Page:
Race attacks - all day, every day for six years

Bullets, bricks and knives have failed to drive out Mal Hussain, report Dominic Midgley and Saeed Shah
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The Independent Online
Mal Hussain's Mini Mart looks more like an RUC police station in Belfast than a convenience store in a quiet university city. Grilles cover the windows to protect them from petrol bombs and the assortment of bricks and lumps of concrete regularly thrown at them. Entry is via a heavy wooden door with four small squares of reinforced glass, one of which still bears the hole from the occasion in 1993 when a bullet passed through it, just missing Mr Hussain's head, and razor-wire skirts the first-floor level to prevent people climbing into the upstairs flat.

Where the main shop window should be there is only a wall of brick. For this is the Ryelands estate in Lancaster, Lancashire's answer to Fifties Alabama.

If the Stephen Lawrence saga has educated a generation in the ugly truth about race relations in an ethnically diverse part of south London, then the story of Mal Hussain tells us how a monstrous minority in an almost exclusively white community can systematically attempt to run a "Paki bastard" out of town.

Since moving to Lancaster in June 1991, Mr Hussain, 42, and his white partner, Linda Livingstone, reckon they have called the police three or four times a day for nearly six years. "We have called the police literally thousands of times," Mr Hussain said.

In that time, no fewer than 29 local people have been convicted of crimes against him, four of them only the week before last. But Mr Hussain describes these prosecutions as "a drop in the ocean".

He criticises the police for not giving him adequate protection, claiming they have not responded to 999 calls on a number of occasions, and he intends to sue Lancaster City Council, in what could prove a landmark case, for failing to evict his tormentors under its racial harassment guidelines. And next Friday the National Assembly Against Racism is to petition Downing Street on his behalf. "I have a right to live here without being persecuted every day just for being Asian," he said.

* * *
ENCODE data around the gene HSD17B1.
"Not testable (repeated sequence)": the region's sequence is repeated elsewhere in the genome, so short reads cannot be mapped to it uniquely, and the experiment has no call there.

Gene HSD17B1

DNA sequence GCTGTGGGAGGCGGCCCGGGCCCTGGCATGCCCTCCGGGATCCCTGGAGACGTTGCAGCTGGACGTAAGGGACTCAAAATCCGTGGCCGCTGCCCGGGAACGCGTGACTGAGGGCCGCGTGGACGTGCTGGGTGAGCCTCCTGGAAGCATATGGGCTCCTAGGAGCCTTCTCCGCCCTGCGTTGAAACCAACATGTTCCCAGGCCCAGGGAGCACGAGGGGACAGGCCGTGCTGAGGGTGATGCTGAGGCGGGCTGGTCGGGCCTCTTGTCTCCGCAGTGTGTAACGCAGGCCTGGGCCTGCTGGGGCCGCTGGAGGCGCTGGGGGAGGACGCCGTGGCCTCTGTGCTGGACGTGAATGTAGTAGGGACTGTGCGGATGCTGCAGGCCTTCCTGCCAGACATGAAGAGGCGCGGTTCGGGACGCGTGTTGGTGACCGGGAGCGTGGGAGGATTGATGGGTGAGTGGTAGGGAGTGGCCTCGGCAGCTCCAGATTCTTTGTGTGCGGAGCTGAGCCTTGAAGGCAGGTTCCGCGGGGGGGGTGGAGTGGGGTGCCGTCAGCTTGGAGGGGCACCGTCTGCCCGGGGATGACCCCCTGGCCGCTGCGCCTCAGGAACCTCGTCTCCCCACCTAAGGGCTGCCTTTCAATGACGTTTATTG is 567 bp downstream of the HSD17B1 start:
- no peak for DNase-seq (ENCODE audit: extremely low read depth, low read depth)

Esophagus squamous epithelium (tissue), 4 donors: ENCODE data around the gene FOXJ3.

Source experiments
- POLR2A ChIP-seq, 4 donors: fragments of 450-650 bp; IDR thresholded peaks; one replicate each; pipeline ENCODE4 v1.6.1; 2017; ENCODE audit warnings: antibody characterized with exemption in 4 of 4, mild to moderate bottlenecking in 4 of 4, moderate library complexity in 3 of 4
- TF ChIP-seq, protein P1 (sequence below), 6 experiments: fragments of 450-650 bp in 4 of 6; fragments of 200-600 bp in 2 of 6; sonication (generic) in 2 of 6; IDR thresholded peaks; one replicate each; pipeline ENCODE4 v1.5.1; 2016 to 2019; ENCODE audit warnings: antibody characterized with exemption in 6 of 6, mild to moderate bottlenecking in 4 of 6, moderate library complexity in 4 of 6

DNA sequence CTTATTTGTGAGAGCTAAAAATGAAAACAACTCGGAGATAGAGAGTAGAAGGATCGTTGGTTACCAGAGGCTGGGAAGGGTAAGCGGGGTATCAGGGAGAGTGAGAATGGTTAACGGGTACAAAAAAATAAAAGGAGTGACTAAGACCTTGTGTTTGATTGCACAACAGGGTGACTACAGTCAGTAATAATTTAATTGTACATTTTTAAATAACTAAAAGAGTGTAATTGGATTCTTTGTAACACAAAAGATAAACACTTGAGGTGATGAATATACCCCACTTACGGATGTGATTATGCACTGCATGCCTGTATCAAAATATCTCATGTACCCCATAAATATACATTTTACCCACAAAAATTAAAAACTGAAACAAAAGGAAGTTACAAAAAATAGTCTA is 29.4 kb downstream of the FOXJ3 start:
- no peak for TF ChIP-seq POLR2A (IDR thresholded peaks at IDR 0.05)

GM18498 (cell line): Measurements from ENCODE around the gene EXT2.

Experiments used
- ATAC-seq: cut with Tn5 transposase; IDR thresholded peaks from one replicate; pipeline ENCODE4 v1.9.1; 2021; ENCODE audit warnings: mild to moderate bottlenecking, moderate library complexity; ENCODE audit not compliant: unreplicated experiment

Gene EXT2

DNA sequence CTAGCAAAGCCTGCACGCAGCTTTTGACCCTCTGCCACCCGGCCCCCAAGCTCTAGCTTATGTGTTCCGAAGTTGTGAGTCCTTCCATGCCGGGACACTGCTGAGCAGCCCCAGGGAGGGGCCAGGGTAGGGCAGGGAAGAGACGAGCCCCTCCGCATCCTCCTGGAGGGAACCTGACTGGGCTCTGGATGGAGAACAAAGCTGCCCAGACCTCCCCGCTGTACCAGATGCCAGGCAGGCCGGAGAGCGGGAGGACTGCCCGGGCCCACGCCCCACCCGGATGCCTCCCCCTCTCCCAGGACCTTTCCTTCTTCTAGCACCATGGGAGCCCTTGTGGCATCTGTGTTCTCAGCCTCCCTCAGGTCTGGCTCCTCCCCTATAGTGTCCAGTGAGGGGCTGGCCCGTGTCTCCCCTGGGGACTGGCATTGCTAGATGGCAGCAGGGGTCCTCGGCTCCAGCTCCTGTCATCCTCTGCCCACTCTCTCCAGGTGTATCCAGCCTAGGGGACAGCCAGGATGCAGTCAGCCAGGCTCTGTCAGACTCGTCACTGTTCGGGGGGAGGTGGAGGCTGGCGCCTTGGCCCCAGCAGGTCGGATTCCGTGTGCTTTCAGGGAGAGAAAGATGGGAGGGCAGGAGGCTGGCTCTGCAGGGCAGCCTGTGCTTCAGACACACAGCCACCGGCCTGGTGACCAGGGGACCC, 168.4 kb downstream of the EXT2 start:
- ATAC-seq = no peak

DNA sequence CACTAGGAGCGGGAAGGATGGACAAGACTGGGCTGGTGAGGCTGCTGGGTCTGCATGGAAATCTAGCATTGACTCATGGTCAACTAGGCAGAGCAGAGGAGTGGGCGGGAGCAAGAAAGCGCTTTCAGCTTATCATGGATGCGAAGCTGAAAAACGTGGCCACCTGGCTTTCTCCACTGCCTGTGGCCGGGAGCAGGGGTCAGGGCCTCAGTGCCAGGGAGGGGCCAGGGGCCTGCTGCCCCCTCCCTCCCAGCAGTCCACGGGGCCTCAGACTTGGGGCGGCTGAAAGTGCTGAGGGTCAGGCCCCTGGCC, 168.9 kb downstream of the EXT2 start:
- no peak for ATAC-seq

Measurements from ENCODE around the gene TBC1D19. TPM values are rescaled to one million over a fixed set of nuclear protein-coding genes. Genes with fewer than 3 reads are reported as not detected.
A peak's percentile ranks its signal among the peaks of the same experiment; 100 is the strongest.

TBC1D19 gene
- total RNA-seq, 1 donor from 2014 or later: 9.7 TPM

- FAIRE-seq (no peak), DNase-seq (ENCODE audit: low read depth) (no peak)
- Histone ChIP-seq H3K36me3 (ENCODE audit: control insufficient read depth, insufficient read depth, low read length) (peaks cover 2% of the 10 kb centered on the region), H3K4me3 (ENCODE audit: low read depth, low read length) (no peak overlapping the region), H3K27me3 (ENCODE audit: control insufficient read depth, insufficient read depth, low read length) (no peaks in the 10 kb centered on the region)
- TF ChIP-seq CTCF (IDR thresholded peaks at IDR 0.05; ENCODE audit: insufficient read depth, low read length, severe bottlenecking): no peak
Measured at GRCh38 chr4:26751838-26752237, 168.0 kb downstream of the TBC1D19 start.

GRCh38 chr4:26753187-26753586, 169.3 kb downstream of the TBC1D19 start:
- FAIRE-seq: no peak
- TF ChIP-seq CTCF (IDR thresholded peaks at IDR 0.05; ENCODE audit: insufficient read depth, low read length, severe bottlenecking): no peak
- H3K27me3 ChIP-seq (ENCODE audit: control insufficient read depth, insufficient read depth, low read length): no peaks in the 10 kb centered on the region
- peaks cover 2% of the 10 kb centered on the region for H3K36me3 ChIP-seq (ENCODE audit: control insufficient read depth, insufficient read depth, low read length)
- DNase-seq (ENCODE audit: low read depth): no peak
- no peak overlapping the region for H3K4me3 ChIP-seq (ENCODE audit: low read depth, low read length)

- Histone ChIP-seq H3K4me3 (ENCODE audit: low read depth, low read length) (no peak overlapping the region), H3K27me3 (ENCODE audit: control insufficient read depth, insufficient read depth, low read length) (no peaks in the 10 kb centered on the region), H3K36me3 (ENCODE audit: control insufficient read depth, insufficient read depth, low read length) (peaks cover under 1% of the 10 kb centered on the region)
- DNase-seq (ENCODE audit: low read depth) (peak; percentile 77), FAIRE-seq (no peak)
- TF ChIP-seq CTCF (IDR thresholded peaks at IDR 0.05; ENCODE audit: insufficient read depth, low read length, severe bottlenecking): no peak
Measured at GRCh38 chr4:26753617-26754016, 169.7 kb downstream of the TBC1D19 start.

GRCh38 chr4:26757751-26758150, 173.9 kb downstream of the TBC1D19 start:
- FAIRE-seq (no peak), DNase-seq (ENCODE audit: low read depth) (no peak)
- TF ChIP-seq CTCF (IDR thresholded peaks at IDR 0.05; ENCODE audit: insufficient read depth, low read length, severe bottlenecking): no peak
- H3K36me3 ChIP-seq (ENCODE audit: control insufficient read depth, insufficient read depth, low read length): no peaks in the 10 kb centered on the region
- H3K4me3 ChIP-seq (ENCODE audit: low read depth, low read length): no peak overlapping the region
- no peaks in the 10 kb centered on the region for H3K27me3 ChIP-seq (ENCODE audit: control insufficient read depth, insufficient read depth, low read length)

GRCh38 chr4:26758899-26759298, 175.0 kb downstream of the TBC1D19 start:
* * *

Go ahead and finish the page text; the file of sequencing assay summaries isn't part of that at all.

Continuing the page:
The Ryelands estate is a bleak development of around 500 forbidding council houses on the outskirts of Lancaster. Mr Hussain's ordeal began on his very first day as a shopkeeper there in June 1991. His first customer set the pattern for what was to follow by greeting him with the words: "Get out of your chair, you f--ing black monkey, and give me 20 Berkeley." His persecution continued that same day with the arrival of two more menacing locals, one of them ostentatiously toying with a flick-knife.

"One claimed he was 'King of Ryelands' and said they wanted protection money," Mr Hussain recalled. "He said I would have to pay them pounds 100 a week each. He claimed there had once been a black family on the Ryelands but they had bombed them out."

It was after an incident later that day that Mr Hussain made the first of his thousands of calls to the local police. He paid the price for his fearless approach that very night, however, when every window in his property was smashed. From then on the harassment has been seemingly incessant. His van was vandalised repeatedly and graffiti were daubed on his walls so frequently that eradicating them became akin to painting the Forth Bridge.